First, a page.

[[Invoke]] and implicit method calls

Allen Wirfs-Brock allen at wirfs-brock.com
Sat Sep 21 11:17:22 PDT 2013

On Sep 21, 2013, at 2:53 AM, Tom Van Cutsem wrote:

> 2013/9/21 Allen Wirfs-Brock <allen at wirfs-brock.com>
> On Sep 20, 2013, at 5:31 PM, Brendan Eich wrote:
>  > Given this, having the legacy internal calls continue to use get+call seems fine to me. A proxy implementing toString, e.g., can make it work using these traps just as well as via get+invoke, and without double lookup or boolean-trap-smelling (id | func) parameterization of invoke.
> In that case,  why not just use [[Get]]+[[InvokeFunction]] in all cases (including obj.m(()) and not have the current [[Invoke]] at all.  It allows the proxy handler to correctly intercede on all method invocations including conditional cones.
> Yes, except:
> a) proxies must then still allocate a temporary function object in the get trap. Thus, the primary reason for having a derived trap (less allocations), disappears.

??? Not in the normal cases where function already exist for the method properties.  They would only have to be allocated for the more exceptional situation where the handler is trying to directly implemented method behavior within the handler (via a switch statement, etc)

or was there something else you had in mind with the above assertion?

> b) every method call on a proxy triggers at least 2 traps ("get" + "invoke"). Another selling point of invoke() was that method calls go through one trap only.

Yes, we do have the added overhead, of two traps but with the benefit is that we get a more consistent semantics that is a better match to current ES expectations.

If we really are worried about the overhead of two traps we could have a derived "invoke" trap that does "get"+"invokeFunction" but I'm not sure the complexity is worth it (or that there would actually be any saving, isn't the the default implementation of "invoke" just going to essentially trigger the other two traps?)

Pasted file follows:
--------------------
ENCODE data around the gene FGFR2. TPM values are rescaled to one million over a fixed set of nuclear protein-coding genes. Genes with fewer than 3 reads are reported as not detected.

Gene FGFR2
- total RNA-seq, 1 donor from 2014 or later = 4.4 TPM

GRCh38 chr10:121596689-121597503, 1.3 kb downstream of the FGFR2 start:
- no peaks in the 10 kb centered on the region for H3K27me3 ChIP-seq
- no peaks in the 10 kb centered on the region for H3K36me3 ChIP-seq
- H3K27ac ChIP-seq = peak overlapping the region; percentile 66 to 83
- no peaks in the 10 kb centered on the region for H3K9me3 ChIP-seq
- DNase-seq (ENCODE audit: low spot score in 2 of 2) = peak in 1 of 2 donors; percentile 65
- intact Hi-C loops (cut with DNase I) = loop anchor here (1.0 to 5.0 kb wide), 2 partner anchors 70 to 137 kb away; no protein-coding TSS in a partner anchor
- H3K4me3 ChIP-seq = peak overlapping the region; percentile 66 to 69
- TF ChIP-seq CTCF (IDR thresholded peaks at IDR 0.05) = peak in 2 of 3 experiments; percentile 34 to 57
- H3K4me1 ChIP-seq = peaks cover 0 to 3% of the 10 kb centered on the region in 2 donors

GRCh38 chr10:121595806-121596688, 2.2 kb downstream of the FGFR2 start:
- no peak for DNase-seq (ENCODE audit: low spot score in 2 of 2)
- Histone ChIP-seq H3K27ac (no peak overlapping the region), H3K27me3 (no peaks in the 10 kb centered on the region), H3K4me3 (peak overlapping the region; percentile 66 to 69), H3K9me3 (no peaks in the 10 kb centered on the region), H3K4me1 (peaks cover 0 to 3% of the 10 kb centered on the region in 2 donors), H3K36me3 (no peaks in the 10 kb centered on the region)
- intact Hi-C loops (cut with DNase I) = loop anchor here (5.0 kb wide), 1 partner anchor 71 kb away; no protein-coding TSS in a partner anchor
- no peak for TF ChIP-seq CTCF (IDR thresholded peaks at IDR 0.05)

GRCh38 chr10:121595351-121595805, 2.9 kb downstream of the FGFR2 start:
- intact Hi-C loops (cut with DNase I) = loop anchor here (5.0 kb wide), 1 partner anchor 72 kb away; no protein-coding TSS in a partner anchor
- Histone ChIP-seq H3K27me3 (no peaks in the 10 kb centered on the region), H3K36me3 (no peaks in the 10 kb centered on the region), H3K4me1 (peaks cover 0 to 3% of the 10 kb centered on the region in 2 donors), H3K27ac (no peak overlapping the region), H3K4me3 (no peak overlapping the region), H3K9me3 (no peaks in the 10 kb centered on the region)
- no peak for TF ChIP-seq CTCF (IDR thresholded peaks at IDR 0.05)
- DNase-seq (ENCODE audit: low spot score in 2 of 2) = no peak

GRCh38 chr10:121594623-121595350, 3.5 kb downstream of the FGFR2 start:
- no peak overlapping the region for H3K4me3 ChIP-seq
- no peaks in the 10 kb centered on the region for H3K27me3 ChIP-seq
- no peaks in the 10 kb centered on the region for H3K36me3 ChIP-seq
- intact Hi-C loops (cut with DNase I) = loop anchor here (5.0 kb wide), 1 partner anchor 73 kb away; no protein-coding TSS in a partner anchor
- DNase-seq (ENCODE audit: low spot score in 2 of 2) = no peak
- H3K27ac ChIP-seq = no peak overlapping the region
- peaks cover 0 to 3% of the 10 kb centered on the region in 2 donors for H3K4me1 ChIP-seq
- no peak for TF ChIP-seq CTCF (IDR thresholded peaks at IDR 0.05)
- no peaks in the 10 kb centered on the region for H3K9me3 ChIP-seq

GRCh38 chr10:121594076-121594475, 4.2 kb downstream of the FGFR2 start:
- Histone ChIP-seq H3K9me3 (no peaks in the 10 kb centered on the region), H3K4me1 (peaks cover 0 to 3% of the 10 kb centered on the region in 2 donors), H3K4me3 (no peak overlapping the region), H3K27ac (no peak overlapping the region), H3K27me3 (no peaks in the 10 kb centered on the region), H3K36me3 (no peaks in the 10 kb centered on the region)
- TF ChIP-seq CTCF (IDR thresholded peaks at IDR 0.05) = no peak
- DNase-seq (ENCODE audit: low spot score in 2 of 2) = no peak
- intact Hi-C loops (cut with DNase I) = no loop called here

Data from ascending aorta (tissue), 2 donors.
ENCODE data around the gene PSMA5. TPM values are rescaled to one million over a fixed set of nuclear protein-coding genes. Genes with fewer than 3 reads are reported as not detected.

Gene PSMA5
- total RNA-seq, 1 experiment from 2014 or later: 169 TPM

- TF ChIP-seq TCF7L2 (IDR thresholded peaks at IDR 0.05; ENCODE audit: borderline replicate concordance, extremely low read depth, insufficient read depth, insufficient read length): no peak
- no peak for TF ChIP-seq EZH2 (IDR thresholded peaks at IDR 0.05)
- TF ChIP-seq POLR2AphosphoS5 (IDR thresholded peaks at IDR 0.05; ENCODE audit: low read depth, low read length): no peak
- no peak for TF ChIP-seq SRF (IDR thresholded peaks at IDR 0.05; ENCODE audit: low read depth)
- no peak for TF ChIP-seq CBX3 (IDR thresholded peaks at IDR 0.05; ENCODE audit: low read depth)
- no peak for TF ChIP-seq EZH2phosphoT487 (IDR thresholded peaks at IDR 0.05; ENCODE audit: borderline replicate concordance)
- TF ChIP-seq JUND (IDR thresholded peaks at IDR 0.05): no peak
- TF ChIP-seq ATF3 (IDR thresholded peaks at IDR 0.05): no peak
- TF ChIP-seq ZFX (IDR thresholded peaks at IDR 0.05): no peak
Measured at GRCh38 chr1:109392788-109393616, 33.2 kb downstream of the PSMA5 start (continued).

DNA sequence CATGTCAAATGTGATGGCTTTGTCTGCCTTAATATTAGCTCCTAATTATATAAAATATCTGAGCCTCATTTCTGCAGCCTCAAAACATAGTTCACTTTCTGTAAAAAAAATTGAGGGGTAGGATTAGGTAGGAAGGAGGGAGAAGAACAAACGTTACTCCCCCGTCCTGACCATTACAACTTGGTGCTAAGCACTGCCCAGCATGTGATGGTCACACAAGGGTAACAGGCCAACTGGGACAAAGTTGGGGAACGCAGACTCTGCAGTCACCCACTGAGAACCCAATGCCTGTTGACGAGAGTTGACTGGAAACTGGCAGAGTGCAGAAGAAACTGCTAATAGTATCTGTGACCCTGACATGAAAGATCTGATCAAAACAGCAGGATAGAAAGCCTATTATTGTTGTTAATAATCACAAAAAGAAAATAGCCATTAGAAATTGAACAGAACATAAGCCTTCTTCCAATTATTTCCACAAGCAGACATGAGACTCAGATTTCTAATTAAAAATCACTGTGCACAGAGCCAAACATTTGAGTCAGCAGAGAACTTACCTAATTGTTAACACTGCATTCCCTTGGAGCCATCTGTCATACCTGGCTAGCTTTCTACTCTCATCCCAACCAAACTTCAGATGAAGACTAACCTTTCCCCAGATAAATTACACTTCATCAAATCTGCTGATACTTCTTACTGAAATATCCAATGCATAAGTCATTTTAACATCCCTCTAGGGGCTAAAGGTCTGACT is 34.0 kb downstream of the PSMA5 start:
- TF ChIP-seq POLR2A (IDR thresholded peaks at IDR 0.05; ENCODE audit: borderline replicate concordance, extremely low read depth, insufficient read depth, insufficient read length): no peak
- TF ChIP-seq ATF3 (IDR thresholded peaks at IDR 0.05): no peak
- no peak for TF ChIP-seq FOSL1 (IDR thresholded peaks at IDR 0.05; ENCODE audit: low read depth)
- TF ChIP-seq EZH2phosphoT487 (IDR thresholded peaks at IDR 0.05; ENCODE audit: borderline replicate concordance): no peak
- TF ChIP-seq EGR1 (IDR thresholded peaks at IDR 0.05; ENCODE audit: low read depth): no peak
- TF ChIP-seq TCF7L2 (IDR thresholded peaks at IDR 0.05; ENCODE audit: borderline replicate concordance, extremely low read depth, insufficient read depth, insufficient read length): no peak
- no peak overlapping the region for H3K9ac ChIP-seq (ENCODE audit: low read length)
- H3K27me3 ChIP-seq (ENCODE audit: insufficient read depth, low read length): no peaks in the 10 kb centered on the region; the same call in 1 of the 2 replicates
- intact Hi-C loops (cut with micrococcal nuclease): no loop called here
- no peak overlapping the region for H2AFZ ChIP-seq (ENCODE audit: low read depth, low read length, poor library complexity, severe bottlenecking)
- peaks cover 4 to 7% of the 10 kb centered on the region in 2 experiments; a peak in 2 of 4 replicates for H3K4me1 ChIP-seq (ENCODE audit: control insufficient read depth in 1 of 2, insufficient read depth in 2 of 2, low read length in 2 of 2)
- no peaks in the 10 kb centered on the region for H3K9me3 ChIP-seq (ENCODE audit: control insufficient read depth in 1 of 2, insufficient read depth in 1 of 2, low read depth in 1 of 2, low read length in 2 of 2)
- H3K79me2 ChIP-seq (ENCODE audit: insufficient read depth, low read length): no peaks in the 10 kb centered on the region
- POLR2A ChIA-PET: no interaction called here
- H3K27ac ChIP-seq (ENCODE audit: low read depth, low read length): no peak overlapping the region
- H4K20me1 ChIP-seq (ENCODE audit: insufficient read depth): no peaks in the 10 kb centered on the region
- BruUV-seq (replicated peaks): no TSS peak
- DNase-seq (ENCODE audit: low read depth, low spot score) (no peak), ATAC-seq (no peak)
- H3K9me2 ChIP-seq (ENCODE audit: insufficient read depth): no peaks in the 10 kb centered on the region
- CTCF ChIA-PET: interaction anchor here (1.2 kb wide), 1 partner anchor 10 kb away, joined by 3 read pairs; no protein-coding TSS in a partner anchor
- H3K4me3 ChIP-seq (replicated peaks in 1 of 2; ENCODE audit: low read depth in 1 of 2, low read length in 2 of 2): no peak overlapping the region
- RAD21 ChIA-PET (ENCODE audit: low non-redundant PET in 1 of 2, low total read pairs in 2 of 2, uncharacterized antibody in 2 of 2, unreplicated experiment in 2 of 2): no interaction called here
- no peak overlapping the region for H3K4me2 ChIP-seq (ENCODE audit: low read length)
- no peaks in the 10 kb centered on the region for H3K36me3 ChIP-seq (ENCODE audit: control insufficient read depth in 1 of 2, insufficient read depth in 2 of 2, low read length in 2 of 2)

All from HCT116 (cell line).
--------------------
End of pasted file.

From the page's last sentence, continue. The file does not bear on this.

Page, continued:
> c) double-lifting needs 2 traps (get + invoke) rather than just get.

I don't think so, using [[invokeFunction]] instead of [[Invoke]] eliminates the need for two:

the current dispatch mechanism for Proxy Mop operations is essentially
    let trap = handler.[[Get]]("handlerName");

if [[InvokeFunction]] was available this would become

    let trap = handler.[[Get]]("handlerName");
    handler.[[InvokeFunction]](trap, handler,args);

The default behavior of [[InvokeFunction]] on a Proxy that does not have a corresponding "invokeFunction" trap defined is equivalent to a [[Call]] of the passed function so the behavior would be exactly the same.  All the metameta handler needs to define is "get".

> At that point, we're better off dropping [[InvokeFunction]] entirely.
> As Brendan mentioned, methods are extractable in JS. A new MOP operation doesn't relieve proxies from honoring that contract.

It still appears to me that [[Get]]+[[InvokeFunction]] and respec'ing F.p.call/apply in terms of [[InvokeFunction]] is the closest semantic match to this expected behavior plus has the least anomalies WRT transparent proxying of built-ins with private state (and user defined classes that we WeakMaps for private state).

> I believe we made the right trade-offs so far and still stand by the status-quo.

Which status-quo?  We have some fundamental semantic consistency issues involving Proxies and method invocation.

We have a number of alternatives that have been discussed and they all seem to have both pros and cons associated with them. I also believe that done of them perfectly resolves all of the semantic consistency issues and at the same time preserves perfect actual or conceptual backwards compatibility.  Personally, I'm finding it difficult to remember all of the various pros and cons that we have individually discussed for each alternative.  I suspect we need to put together a side-by-side for each alternative so we can compare them.
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